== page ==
President Biden said he has confidence in Federal Reserve chairman Jerome Powell after senator Elizabeth Warren on Tuesday escalated her criticism of the central bank’s leader.
“Thus far, yes,” Biden said when asked by a reporter during a trip to Michigan if he had confidence in Powell. “But I’m just catching up to some of these assertions,” he said, referring to senior officials’ trading activities that sparked Warren’s most recent volley of disapproval.
Biden gave no indication he has made a decision over whether to offer Powell a second term when his current one expires in February. Members of Biden’s economic team have supported keeping Powell. However, Warren’s vocal opposition has complicated Biden’s political calculus, as he tries to balance moderate and progressive demands on his signature domestic policy goals.
Several members of both parties have also voiced support in recent weeks for Powell’s renomination, giving him high marks for his response to the pandemic. Some Democrats have been heartened by his public comments that recent inflationary pressures, because they are being driven by temporary supply-chain disruptions, don’t require an immediate policy response from the Fed.
But a vocal minority of Democrats, led by Warren, have called for his replacement and favor someone who would be more active in pressing the central bank to regulate banks and address climate-related risks. Warren last week told Powell at a hearing that his record favoring a lighter touch on banks made him a “dangerous man” to lead the Fed and that she would not support his nomination.
Powell is a Republican who was first nominated to the Fed’s board 10 years ago by President Obama. He was named as Fed chairman by President Trump in 2018.
On Monday, Warren called for the Securities and Exchange Commission to investigate trading activities, first reported last month by The Wall Street Journal, that prompted two Fed presidents, Eric Rosengren of Boston and Robert Kaplan of Dallas, to resign.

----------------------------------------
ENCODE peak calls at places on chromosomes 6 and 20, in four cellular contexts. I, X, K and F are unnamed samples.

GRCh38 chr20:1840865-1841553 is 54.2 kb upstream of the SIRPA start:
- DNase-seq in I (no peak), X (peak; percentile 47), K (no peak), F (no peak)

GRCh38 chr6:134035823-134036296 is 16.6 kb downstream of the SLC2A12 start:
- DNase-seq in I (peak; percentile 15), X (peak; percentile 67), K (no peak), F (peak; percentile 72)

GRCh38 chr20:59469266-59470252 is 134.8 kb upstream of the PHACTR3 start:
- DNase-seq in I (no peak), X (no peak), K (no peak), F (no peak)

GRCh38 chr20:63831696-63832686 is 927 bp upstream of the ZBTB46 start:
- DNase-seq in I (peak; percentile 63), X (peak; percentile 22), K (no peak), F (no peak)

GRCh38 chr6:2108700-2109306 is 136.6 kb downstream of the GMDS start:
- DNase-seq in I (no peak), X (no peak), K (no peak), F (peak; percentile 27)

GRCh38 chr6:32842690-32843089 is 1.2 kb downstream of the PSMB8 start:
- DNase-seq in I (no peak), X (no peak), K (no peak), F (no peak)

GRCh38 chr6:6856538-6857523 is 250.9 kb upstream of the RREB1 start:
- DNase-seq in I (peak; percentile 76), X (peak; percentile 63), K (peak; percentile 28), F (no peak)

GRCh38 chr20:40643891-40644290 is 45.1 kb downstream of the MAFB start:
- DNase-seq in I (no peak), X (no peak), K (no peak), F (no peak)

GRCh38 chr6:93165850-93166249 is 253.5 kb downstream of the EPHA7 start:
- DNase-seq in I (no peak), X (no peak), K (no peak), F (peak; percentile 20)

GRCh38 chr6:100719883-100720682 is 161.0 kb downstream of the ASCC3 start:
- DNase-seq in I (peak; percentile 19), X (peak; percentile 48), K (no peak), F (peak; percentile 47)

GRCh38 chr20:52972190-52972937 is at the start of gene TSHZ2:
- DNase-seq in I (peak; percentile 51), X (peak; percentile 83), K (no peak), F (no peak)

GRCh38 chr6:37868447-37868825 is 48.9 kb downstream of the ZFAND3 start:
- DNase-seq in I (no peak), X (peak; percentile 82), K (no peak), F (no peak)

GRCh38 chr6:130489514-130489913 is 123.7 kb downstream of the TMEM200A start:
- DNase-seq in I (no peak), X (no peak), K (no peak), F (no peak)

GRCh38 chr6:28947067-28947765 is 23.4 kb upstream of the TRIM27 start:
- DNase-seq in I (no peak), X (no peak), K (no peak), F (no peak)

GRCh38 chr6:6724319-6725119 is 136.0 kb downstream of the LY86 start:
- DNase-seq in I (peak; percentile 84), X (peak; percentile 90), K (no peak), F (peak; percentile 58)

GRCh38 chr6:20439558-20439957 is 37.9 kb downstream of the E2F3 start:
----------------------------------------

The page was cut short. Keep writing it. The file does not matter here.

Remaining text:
Biden’s comments on Tuesday followed a Senate floor speech earlier in the day in which Warren said Powell had “failed as a leader.” Warren said the trading by the Fed presidents and additional disclosures in May that vice chairman Richard Clarida had moved money between mutual funds, as the coronavirus pandemic began buffeting financial markets, indicated a “culture of corruption.”
Powell has moved quickly in recent days to try to quell the controversy. The Fed said in a statement Monday it began discussions last week with its inspector general’s office to conduct an independent review of “whether trading activity by certain senior officials was in compliance with both the relevant ethics rules and the law. We welcome this review and will accept and take appropriate actions based on its findings.”
In testimony before Congress on 28 September, Powell promised a revamp of Fed policies on how its leaders manage personal investments to minimize even the appearance of conflicts of interest. He conceded that the rules that allowed the trading by Kaplan and Rosengren to occur aren’t adequate to sustain the public’s confidence, even though they appeared to satisfy each bank’s existing protocols.
“We understand now that we need to modify our practices, and we’re in the process of creating ideas and recommendations for that,” he said.
He wasn’t asked about and didn’t address the transactions disclosed by Clarida.
Write to Nick Timiraos at [email protected]
This article was published by Dow Jones Newswires